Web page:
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Integrating Android 3rd Party Libraries & JNI

While its pretty easy to use native interfaces to write Andro...

Integrating Android 3rd Party Libraries & JNI

While its pretty easy to use native interfaces to write Android native code some things aren't necessarily as obvious. E.g. if you want to integrate a 3rd party library, specifically one that includes native C JNI code this process is somewhat undocumented.
If you need to integrate such a library into your native calls you have the following 3 options:

  1. The first option (and the easiest one) is to just place a Jar file in the native/android directory. This will link your binary with the jar file. Just place the jar under the native/android and the build server will pick it up and will add it to the classpath.
    Notice that Android release apps are obfuscated by default which might cause issues with such libraries if they reference API's that are unavailable on Android. You can workaround this by adding a build hint to the proguard obfuscation code that blocs the obfuscation of the problematic classes using the build hint:
    android.proguardKeep=-keep class com.mypackage.ProblemClass { *; }
  2. The second option is to add an Android Library Project. Not all 3rd parties can be packaged as a simple jar, some 3rd parties needs to declare Activities add permissions, resources, assets, and/or even add native code (.so files). To link a Library project to your CN1 project open the Library project in Eclipse or Android Studio and make sure the project builds, after the project was built successfully remove the bin directory from the project and zip the whole project.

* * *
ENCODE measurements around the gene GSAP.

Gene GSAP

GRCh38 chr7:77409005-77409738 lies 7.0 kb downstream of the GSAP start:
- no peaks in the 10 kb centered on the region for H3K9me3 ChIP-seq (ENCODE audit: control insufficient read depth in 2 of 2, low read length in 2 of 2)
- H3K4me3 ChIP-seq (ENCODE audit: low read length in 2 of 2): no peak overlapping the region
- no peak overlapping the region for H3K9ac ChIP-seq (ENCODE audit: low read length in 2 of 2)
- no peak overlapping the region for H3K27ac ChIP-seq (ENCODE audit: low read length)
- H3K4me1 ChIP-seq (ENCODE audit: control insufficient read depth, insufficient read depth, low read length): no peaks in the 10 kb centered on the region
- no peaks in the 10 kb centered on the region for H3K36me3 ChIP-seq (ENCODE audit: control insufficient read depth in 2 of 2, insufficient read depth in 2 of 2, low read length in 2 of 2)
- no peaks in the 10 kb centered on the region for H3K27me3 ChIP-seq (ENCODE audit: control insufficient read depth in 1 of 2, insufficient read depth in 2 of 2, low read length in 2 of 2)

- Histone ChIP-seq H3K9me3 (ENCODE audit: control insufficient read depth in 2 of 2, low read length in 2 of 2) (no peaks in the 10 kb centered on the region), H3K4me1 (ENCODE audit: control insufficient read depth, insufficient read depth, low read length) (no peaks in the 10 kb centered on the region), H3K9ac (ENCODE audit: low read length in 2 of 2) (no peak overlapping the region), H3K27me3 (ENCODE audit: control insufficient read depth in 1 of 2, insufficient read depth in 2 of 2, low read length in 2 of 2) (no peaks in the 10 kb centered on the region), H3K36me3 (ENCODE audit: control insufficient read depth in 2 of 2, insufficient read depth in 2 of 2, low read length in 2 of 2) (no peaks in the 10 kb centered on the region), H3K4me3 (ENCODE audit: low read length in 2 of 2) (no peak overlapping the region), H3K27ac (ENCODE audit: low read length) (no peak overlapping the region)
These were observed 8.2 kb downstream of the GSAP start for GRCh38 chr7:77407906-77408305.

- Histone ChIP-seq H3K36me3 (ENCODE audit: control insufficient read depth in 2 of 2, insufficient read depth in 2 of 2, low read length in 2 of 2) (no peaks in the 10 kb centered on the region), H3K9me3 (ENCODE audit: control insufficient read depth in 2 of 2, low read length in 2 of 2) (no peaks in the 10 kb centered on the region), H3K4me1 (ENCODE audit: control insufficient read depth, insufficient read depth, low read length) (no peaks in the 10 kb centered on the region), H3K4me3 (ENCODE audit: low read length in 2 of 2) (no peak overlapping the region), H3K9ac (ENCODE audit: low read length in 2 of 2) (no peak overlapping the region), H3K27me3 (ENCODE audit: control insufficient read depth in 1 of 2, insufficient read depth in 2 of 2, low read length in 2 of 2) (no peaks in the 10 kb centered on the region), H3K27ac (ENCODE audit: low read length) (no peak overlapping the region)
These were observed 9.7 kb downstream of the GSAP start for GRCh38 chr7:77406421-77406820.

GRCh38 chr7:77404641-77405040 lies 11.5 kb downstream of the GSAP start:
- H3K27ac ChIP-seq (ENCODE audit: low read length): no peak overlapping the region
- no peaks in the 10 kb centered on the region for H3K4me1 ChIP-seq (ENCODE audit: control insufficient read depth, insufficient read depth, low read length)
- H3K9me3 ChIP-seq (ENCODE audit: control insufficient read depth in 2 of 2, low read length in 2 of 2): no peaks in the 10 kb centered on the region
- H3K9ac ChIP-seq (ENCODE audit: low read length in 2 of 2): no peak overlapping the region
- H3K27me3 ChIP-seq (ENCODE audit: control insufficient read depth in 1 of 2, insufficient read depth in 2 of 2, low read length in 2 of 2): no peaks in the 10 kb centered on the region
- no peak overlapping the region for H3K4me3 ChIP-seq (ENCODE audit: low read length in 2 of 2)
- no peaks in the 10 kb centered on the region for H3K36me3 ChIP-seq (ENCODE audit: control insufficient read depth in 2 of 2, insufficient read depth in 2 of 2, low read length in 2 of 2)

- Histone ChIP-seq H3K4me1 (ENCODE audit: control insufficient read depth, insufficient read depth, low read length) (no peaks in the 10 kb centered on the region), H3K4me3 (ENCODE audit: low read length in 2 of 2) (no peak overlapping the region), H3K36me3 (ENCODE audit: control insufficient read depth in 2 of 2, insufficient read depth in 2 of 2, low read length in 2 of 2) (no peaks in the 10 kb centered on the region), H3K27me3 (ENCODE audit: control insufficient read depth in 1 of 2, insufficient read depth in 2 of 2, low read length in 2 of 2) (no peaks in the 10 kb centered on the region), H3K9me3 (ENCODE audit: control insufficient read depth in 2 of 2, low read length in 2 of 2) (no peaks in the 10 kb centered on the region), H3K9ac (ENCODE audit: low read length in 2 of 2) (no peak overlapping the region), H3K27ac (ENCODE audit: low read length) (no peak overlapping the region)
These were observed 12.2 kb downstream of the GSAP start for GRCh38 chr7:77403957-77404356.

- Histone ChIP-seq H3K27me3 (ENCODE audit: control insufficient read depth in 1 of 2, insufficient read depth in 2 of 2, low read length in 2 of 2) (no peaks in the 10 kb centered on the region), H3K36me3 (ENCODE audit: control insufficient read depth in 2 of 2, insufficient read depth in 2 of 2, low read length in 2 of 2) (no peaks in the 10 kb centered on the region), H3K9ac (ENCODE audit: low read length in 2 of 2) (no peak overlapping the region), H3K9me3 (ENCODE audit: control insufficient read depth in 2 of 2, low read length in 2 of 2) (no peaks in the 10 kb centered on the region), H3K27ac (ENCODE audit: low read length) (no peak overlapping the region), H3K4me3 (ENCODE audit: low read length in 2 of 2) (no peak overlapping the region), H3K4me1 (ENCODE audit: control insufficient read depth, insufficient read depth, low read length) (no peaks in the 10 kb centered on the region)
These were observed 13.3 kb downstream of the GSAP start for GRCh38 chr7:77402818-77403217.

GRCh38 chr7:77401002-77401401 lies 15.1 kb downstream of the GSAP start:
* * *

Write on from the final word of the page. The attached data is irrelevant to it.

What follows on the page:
Rename the extension of the zip file to .andlib and place the andlib file under native/android directory. The build server will pick it up and will link it to the project.
  3. We recently added a 3rd option :aar files. The aar file is a binary format from Google that represents an Android Library project. One of the problem with the Android Library projects was the fact that it required the project sources which made it difficult for 3rd party vendors to publish libraries, so android introduced the aar file which is a binary format that represents a Library project. To learn  more about arr you can read this.

You can link an aar file by placing it under the native/android and the build server will link it to the project.

To use any of the options above 3rd parties API's you will need to create a NativeInterface and access the libs API's under the android implementation only section.

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Posted by Chen Fishbein

Chen is the co-founder of Codename One. He is the creator of LWUIT which is the precursor to Codename One and chief architect of the Sprint Wireless Toolkit both of which he created as an team leader at Sun Microsystems.